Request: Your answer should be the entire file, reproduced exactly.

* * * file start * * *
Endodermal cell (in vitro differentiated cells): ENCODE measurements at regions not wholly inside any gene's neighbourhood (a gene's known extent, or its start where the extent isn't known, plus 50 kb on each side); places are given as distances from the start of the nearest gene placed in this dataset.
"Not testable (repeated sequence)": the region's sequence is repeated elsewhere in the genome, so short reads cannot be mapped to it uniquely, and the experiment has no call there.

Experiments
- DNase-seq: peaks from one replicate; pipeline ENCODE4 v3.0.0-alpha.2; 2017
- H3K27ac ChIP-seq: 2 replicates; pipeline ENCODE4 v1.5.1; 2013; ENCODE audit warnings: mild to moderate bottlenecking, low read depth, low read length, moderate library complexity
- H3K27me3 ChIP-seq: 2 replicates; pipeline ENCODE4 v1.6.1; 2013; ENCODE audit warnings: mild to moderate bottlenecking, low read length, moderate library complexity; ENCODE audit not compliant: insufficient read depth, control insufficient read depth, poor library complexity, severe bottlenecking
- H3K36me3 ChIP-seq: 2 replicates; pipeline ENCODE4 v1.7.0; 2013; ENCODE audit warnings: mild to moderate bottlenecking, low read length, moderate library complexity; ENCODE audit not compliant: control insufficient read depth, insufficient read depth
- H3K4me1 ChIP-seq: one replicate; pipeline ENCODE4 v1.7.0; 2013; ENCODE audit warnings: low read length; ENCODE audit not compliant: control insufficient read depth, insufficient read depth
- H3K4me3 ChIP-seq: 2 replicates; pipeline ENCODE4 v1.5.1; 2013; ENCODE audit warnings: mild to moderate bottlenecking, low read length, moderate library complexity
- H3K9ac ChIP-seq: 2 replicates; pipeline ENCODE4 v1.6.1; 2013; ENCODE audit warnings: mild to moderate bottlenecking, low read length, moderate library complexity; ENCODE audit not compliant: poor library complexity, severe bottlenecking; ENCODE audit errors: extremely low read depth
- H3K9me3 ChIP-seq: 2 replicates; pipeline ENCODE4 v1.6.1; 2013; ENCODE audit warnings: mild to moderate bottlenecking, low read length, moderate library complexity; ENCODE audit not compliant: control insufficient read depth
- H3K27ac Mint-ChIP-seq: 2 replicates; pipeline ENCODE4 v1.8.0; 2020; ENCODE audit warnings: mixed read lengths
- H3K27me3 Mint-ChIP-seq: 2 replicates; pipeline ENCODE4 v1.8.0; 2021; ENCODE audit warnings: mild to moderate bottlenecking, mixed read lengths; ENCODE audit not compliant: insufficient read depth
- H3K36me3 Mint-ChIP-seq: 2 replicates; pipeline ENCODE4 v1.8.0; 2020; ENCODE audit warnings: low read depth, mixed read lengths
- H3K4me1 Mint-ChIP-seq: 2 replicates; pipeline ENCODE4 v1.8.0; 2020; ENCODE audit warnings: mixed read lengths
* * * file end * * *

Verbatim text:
Endodermal cell (in vitro differentiated cells): ENCODE measurements at regions not wholly inside any gene's neighbourhood (a gene's known extent, or its start where the extent isn't known, plus 50 kb on each side); places are given as distances from the start of the nearest gene placed in this dataset.
"Not testable (repeated sequence)": the region's sequence is repeated elsewhere in the genome, so short reads cannot be mapped to it uniquely, and the experiment has no call there.

Experiments
- DNase-seq: peaks from one replicate; pipeline ENCODE4 v3.0.0-alpha.2; 2017
- H3K27ac ChIP-seq: 2 replicates; pipeline ENCODE4 v1.5.1; 2013; ENCODE audit warnings: mild to moderate bottlenecking, low read depth, low read length, moderate library complexity
- H3K27me3 ChIP-seq: 2 replicates; pipeline ENCODE4 v1.6.1; 2013; ENCODE audit warnings: mild to moderate bottlenecking, low read length, moderate library complexity; ENCODE audit not compliant: insufficient read depth, control insufficient read depth, poor library complexity, severe bottlenecking
- H3K36me3 ChIP-seq: 2 replicates; pipeline ENCODE4 v1.7.0; 2013; ENCODE audit warnings: mild to moderate bottlenecking, low read length, moderate library complexity; ENCODE audit not compliant: control insufficient read depth, insufficient read depth
- H3K4me1 ChIP-seq: one replicate; pipeline ENCODE4 v1.7.0; 2013; ENCODE audit warnings: low read length; ENCODE audit not compliant: control insufficient read depth, insufficient read depth
- H3K4me3 ChIP-seq: 2 replicates; pipeline ENCODE4 v1.5.1; 2013; ENCODE audit warnings: mild to moderate bottlenecking, low read length, moderate library complexity
- H3K9ac ChIP-seq: 2 replicates; pipeline ENCODE4 v1.6.1; 2013; ENCODE audit warnings: mild to moderate bottlenecking, low read length, moderate library complexity; ENCODE audit not compliant: poor library complexity, severe bottlenecking; ENCODE audit errors: extremely low read depth
- H3K9me3 ChIP-seq: 2 replicates; pipeline ENCODE4 v1.6.1; 2013; ENCODE audit warnings: mild to moderate bottlenecking, low read length, moderate library complexity; ENCODE audit not compliant: control insufficient read depth
- H3K27ac Mint-ChIP-seq: 2 replicates; pipeline ENCODE4 v1.8.0; 2020; ENCODE audit warnings: mixed read lengths
- H3K27me3 Mint-ChIP-seq: 2 replicates; pipeline ENCODE4 v1.8.0; 2021; ENCODE audit warnings: mild to moderate bottlenecking, mixed read lengths; ENCODE audit not compliant: insufficient read depth
- H3K36me3 Mint-ChIP-seq: 2 replicates; pipeline ENCODE4 v1.8.0; 2020; ENCODE audit warnings: low read depth, mixed read lengths
- H3K4me1 Mint-ChIP-seq: 2 replicates; pipeline ENCODE4 v1.8.0; 2020; ENCODE audit warnings: mixed read lengths